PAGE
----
Introducing Vacheron Constantin Métiers d’Art The Legend Of The Chinese Zodiac – Year Of The Pig

ic_query_builder_black_24px | ic_dehaze_black_24px By Tom Mulraney | 3 minute read

In Chinese astrology, each year is related to a Chinese zodiac animal according to the 12-year cycle. February 5th, 2019 marks the beginning of the year of the pig and in preparation, Vacheron Constantin is unveiling its latest addition to its Métiers d’Art The Legend Of The Chinese Zodiac series – Year Of The Pig. Available in either a Platinum or 18K 5N pink gold case, each version will be offered in a limited series of just 12 pieces. Read on for more details.

The Métiers d’Art collection has always stood apart from all others offered by Vacheron Constantin. The reason for this can be found in the name, which loosely translates to “artistic workmanship” in English. The focus is on the more artistic aspects of watchmaking as opposed to the technical. Engraving, enamelling, gem-setting and so forth. As a result, the skilled artisans from Vacheron Constantin have produced some truly spectacular looking pieces unlike anything else we’ve seen from the brand.

This latest addition to the collection builds on the existing aesthetic already established by previous models in the Legend of the Chinese Zodiac series. A distinctive foliage motif appears on the 18k gold dial, based on classic Chinese iconography. The pattern is etched directly in the metal and various accentuating reliefs have been used to create a sense of depth. This makes the vegetation appear to be floating over the dial as opposed to being carved directly into it.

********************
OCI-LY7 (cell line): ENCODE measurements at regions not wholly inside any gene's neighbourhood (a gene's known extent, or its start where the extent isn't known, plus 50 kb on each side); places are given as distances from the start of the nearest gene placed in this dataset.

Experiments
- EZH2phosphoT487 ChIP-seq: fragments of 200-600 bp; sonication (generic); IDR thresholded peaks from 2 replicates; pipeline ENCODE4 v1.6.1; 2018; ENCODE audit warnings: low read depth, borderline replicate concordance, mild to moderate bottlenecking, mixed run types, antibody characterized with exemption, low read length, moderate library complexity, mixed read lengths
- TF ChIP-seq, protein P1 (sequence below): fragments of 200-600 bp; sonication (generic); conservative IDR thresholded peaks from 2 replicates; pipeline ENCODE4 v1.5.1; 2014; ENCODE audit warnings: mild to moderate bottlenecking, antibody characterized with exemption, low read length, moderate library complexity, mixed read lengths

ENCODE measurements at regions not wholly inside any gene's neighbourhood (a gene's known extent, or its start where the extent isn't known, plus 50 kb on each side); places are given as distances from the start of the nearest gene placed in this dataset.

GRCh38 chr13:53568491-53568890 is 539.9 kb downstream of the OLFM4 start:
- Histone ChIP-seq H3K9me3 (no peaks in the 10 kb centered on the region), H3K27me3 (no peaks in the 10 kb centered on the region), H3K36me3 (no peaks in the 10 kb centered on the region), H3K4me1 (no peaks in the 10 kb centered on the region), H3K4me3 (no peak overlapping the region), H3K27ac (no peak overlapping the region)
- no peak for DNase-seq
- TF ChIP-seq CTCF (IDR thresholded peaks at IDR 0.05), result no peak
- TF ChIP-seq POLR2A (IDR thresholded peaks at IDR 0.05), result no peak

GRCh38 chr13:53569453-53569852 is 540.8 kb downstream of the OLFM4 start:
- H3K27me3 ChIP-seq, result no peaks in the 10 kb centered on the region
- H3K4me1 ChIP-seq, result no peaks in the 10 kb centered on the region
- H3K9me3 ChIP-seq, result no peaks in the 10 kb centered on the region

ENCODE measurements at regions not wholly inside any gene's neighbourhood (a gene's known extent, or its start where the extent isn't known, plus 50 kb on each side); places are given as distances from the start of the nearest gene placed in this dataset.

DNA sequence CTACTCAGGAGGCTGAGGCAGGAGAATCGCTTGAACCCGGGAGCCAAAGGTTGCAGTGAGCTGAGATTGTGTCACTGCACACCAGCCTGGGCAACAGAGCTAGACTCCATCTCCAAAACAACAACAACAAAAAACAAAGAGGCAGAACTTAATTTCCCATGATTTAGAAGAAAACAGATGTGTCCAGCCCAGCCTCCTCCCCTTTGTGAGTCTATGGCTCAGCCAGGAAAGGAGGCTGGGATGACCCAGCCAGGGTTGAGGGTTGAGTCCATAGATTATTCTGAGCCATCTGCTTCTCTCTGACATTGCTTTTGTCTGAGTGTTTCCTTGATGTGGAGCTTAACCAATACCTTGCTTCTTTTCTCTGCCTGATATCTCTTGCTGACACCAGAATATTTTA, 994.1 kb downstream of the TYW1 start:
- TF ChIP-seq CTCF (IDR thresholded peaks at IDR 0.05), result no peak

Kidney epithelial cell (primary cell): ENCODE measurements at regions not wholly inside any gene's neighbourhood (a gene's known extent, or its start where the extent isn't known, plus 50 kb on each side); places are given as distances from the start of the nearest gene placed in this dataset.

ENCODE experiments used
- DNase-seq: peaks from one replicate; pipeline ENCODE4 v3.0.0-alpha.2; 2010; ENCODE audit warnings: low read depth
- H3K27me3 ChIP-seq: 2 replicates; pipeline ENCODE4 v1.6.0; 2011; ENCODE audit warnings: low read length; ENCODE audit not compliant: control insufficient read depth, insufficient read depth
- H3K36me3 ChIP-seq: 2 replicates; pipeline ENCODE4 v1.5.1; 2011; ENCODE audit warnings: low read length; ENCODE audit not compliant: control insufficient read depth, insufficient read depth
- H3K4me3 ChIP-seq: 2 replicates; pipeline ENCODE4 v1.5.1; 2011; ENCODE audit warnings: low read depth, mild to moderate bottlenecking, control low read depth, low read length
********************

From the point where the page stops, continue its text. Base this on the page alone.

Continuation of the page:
Once the pattern is complete, it’s time for the Grand Feu enamelling process to begin. Enamel powder is applied in successive layers, each layer followed by a firing in the kiln at temperatures between 800 and 900 degrees Celsius to enhance the intensity of the blue or bronze tones on the dial. As the final pièce de résistance, a pig, made of platinum or pink gold, is hand engraved and delicately applied to the dial centre.

As you’ve probably noticed already, there are no hands on the dial. This is to allow for maximum viewing of the exquisite artisan techniques on display. Instead, there are four apertures around the periphery. The top two display the hours and the minutes respectively, on two dragging discs. The bottom two display the day of the week and the date on jumping discs. Practical and easy to read, yet they don’t detract at all from the dial artwork.

Presented in a 40mm platinum or pink gold case measuring 12.74mm thick, this model is powered by the Calibre 2460 G4, which is visible through a sapphire caseback. This self-winding Manufacture movement features a 22k oscillating weight adorned with the recurrent Maltese cross-inspired pattern. Comprised of 237 components, all of which have been expertly finished in accordance with the criteria of the Hallmark of Geneva, it offers an approximate power reserve of 40 hours.

The watch is worn on a dark blue or brown Mississippiensis alligator leather strap matching the dial colour and closed with either a platinum or 18K 5N pink gold folding clasp. Price is EUR 136,000. More details on vacheron-constantin.com.

4 responses

  1. It is amazing how many of these watches are very clever but ultimately hideous.

  2. For me, you have to get past your own cultural bias and realize this may have additional meaning to a culture that is 4.000 years old. This is a beautiful piece, the pig is an amazing sculpture with incredible engraved detail, the calibre exquisite, the enamel beyond compare. I really feel the platinum is more successful here as the blue enamel seems to evoke an asian aesthetic that is missing on the pink.

  3. @ Warriordrum
    Aye, as soon as I saw the watch I knew that it wasn’t aimed at me, and instead a market that will appreciate it, particularly since Vacheron have a long historical connection with that market. Much like Vacheron’s other Metiers D’art models – Les Aerostiers – the way the sculpture looks like it is a fully three-dimensional model floating on top of the dial is testament to their skill.

  4. What did John Peel say about Emmerson, Lake and Palmer?

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